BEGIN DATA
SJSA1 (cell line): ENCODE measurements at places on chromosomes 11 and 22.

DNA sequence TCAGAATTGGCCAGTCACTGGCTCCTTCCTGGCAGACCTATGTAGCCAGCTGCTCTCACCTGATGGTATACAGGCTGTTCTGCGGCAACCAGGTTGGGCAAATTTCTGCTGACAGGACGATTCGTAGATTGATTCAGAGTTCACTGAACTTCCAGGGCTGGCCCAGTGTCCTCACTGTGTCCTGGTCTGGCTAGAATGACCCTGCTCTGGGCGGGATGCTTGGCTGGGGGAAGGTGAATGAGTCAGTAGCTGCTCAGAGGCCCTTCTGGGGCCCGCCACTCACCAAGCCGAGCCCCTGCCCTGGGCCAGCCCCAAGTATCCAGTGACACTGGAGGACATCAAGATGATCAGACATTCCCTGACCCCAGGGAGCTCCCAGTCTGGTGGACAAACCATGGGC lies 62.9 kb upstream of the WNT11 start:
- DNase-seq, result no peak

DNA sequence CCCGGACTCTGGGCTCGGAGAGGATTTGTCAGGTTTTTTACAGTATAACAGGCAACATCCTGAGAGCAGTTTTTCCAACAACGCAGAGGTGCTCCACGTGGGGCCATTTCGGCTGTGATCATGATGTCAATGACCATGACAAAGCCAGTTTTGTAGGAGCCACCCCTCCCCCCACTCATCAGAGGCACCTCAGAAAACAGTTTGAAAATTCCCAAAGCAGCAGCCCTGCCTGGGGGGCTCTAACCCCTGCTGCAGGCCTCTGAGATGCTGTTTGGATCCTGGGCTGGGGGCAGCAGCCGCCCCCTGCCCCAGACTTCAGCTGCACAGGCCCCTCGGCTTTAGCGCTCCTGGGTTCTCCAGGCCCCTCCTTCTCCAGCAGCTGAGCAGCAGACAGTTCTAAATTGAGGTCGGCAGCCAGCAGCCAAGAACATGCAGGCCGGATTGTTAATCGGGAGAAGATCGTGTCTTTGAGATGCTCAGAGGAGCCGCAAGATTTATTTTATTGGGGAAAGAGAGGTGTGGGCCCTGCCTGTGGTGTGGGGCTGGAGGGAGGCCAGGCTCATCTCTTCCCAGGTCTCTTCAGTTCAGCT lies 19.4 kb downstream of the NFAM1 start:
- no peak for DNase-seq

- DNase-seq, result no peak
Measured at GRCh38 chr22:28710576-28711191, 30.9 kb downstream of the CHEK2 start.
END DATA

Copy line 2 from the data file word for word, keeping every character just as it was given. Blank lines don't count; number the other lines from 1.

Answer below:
DNA sequence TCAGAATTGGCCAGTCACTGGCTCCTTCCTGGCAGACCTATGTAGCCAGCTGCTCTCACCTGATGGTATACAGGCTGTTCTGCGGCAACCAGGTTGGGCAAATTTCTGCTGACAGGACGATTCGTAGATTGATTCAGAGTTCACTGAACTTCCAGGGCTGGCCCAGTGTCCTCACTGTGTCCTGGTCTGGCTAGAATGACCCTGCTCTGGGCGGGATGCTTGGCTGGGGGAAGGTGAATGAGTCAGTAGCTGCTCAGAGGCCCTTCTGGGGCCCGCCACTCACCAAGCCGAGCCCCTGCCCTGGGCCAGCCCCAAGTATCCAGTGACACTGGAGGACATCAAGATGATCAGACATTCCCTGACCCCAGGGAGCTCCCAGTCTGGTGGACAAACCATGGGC lies 62.9 kb upstream of the WNT11 start: